Less Than Two Gallons of Gas In Two Months - 2014 BMW i3 Long-Term Road Test

2014 BMW i3 Long-Term Road Test

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2014 BMW i3: Less Than Two Gallons of Gas In Two Months

June 3, 2015

2014 BMW i3

It's really difficult to track the electricity and gasoline consumption of our 2014 BMW i3 to the nth degree. The vast majority of public charge stations in the wild lack displays that reveal the number of kilowatt-hours (kWh) of electricity dispensed during a charge. And it's not easy to remember to manually record the trip odometer when our i3 runs out of juice and switches from electricity to gasoline. Both are crucial bits of information.

The first part is hard to deal with. We try to charge at Chargepoint stations as much as possible since we own one of their units and can look up our charging activity anywhere on their network in our account. But there are times when we have to charge at Brand X stations, and those times earn a blank line in our logsheet.

The second problem is one of muscle memory. It's easy to forget because: (a) you're driving when the switchover happens and; (b) 65 miles of electric range is enough that we don't run into gasoline mode very often. Exactly how rare are the visits from the range extender? It came to life just three times over a recent two-month period (February 23-April 23), and 1,709 miles of travel.

During that time we filled up exactly once and added 1.722 gallons of gasoline.

On the face of it, that works out to 992.5 mpg. But who's kidding who? The bulk of those miles were electric ones.

How many? It just so happens that all three switchover points were properly captured. We can say with confidence that during that two-month period, we ran 1,656.6 miles on electricity and 52.4 miles on gasoline.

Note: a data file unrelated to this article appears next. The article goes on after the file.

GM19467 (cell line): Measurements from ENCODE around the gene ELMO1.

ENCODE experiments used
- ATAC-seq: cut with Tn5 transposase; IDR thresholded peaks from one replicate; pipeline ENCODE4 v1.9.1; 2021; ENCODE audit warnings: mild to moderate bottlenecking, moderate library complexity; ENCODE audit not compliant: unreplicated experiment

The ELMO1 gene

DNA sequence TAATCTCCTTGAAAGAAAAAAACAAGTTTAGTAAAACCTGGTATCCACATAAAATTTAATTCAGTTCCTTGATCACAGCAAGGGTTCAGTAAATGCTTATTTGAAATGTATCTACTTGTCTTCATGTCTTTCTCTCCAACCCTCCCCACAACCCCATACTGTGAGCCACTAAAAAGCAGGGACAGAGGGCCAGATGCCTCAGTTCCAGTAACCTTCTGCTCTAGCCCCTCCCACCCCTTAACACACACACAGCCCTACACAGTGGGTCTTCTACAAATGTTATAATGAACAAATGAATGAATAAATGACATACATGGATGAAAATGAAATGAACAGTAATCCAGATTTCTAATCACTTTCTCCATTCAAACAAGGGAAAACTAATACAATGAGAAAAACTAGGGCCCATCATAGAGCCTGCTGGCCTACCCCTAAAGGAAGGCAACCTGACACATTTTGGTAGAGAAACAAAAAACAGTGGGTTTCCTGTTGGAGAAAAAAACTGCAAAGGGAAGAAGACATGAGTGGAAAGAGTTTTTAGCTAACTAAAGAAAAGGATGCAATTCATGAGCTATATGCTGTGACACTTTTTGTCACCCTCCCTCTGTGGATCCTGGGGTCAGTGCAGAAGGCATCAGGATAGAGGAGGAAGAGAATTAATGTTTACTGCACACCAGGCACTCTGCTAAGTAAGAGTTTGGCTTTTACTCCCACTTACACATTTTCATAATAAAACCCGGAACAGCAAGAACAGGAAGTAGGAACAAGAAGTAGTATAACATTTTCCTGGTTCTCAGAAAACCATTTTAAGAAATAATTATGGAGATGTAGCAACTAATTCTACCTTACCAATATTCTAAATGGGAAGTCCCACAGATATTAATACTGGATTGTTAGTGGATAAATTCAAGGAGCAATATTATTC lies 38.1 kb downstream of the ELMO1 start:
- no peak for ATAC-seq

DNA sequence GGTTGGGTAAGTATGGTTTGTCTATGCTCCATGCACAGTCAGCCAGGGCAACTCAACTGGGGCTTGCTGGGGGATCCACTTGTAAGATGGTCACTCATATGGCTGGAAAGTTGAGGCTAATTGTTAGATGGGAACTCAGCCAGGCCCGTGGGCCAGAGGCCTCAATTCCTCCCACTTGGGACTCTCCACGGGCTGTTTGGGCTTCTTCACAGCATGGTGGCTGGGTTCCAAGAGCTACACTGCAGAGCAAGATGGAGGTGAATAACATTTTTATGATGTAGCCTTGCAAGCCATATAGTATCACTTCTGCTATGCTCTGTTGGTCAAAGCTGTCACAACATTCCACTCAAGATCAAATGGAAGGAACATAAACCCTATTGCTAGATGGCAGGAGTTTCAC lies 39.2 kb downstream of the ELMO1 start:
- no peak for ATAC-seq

Using 52.4 miles instead, our 1.722 gallons of gasoline burned at a rate of 30.4 mpg. The EPA's fuel economy rating for the i3 range-extender (REX) is 39 mpg. Sure, we fell short, but when only 1.722 gallons are involved, the over-consumption amounts to just 0.38 gallons. That's less than $1.50 over two months. I lose that much loose change in couch cushions.

Our 1,656.6 miles of electric driving consumed 468 kWh, which works out to an average electricity consumption rate of 28.2 kWh per 100 miles. The i3's EPA electricity consumption rating is 29 kWh/100 miles, so we're doing better than predicted here. Thing is, our driving style was the same on electricity and gasoline.

Other Tidbits
Those electric miles were spread across 44 different plug-in events. On average, each charge consumed 10.64 kWh after spending 37.7 miles on the road.

Our maximum observed electric range in this period was 67.5 miles, but there were only three such max-range events. Each required an average of 20.5 kWh to refill the battery (minimum 19.79 kWh, maximum 21.5 kWh)

Utility Factor is a number applied to plug-in hybrids and electric vehicles with a range extender like ours. It's the predicted percentage of total miles run on electricity, and as you might expect, the bigger the electric range, the higher the utility factor.

With 1,656.6 miles out of 1,709 run on electricity, our Utility Factor during the two-month period was 96.9 percent. I have a Utility Factory chart published by the Society of Automotive Engineers some years ago which suggests that a range-extender EV with 72 miles of rated range will run on electricity 80 percent of the time. We crushed it during our two-month period.

I'm still going over the data for the miles added since then, but it's very clear that our i3 REX has enough electric range to run as an EV a very high percentage of the time. It's only those staffers with long commutes, such as yours truly, that tend to run it down to where the gasoline engine fires up.

Dan Edmunds, Director of Vehicle Testing @ 1,519 miles


2014 BMW i3

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